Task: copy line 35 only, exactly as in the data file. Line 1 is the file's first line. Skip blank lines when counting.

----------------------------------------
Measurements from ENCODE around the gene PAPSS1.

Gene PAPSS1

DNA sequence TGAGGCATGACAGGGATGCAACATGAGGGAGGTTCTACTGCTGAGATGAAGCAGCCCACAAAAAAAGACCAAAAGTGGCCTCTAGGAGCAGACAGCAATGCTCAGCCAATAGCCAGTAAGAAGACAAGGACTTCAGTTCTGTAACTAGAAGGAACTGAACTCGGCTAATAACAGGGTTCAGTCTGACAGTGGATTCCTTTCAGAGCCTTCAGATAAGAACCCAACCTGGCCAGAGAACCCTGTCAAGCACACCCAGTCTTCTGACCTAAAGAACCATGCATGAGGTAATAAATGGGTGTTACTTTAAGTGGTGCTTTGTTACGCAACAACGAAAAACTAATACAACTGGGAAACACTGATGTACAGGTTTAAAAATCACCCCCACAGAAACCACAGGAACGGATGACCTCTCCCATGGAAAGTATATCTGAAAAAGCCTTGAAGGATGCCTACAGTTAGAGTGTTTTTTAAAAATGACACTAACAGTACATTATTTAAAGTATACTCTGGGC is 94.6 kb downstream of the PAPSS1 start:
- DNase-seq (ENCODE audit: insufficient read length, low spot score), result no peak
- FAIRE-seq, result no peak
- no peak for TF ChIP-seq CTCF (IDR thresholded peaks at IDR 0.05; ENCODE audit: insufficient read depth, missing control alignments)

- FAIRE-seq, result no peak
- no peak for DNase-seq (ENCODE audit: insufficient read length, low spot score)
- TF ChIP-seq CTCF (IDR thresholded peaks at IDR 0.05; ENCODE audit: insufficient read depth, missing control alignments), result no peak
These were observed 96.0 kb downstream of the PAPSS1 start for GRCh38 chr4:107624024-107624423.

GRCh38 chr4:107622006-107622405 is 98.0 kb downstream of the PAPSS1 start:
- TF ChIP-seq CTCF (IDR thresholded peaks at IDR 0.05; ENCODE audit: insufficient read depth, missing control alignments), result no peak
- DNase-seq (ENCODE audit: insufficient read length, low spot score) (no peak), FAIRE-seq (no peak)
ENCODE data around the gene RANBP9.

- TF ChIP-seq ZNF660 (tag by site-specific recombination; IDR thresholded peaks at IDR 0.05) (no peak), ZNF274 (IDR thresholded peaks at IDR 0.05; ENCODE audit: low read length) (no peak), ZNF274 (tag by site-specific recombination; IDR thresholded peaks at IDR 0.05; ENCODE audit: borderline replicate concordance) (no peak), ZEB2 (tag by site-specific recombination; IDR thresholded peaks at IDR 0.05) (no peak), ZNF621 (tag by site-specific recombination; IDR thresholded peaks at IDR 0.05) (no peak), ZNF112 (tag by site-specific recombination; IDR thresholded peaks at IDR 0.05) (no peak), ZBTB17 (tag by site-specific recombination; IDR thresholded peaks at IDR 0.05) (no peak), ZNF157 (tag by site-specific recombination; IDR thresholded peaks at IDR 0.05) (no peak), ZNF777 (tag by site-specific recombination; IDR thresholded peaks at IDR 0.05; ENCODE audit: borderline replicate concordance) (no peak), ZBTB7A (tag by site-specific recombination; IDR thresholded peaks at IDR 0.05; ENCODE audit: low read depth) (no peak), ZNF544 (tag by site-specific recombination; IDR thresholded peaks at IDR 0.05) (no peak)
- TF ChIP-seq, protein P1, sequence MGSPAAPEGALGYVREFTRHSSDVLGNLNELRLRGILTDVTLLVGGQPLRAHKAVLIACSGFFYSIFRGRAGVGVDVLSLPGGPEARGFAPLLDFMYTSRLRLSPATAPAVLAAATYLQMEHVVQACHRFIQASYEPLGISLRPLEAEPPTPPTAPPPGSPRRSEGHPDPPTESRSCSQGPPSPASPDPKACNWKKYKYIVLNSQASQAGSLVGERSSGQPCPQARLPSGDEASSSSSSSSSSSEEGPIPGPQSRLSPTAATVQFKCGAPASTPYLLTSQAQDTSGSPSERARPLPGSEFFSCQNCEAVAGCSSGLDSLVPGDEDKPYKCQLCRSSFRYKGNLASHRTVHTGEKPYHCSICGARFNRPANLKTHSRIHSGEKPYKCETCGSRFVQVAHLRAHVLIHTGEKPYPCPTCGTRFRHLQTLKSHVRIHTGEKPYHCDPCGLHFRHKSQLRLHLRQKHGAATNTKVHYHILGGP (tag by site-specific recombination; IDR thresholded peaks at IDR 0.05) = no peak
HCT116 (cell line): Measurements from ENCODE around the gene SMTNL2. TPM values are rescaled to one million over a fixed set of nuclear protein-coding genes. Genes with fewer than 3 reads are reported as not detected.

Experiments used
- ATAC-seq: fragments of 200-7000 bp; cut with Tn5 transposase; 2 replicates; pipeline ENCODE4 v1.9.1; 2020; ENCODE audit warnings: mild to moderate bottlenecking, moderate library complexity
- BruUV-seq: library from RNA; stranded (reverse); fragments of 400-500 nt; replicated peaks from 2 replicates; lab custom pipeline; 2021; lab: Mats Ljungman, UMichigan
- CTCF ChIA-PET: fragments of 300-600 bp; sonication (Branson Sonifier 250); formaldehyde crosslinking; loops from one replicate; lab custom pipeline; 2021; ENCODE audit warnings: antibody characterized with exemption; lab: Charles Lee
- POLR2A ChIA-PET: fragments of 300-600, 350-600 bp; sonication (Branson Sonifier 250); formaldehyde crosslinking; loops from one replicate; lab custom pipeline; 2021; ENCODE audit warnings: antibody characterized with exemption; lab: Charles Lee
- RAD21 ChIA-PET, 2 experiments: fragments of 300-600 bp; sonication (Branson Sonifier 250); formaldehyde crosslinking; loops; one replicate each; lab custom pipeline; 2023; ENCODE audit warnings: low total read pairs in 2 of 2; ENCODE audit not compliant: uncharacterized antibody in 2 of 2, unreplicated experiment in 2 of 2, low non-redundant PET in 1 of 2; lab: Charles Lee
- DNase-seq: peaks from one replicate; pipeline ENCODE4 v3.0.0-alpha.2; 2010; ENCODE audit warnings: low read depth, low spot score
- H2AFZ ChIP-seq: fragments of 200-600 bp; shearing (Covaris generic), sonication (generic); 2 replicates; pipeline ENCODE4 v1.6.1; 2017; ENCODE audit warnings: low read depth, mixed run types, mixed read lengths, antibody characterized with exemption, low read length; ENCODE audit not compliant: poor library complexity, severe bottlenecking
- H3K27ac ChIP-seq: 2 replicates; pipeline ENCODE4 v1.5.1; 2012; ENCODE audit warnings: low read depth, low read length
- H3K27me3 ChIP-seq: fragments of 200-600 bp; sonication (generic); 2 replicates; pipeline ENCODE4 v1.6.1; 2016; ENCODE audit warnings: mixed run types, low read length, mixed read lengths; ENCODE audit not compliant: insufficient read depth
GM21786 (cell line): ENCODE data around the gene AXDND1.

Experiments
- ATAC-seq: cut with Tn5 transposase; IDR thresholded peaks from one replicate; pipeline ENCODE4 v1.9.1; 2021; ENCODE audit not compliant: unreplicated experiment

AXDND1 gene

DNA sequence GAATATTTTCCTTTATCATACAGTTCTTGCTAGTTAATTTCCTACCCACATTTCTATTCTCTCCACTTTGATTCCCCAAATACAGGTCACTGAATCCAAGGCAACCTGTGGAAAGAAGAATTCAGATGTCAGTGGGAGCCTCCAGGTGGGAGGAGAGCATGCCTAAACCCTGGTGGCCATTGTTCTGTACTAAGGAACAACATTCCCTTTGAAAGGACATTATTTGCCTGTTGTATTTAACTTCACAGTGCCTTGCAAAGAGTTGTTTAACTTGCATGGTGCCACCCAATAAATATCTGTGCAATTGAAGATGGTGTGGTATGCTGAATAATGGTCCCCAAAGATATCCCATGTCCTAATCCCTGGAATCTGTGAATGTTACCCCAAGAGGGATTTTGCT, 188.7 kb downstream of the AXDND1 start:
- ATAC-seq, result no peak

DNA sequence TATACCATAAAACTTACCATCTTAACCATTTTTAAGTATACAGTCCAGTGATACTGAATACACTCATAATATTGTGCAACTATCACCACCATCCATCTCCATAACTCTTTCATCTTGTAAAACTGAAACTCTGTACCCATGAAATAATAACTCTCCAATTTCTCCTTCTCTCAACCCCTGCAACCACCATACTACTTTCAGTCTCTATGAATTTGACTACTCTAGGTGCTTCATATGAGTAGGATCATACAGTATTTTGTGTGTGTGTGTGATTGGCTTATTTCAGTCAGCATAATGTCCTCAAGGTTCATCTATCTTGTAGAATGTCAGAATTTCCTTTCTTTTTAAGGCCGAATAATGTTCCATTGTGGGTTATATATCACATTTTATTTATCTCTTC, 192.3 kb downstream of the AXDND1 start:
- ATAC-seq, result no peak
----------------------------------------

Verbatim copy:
- ATAC-seq, result no peak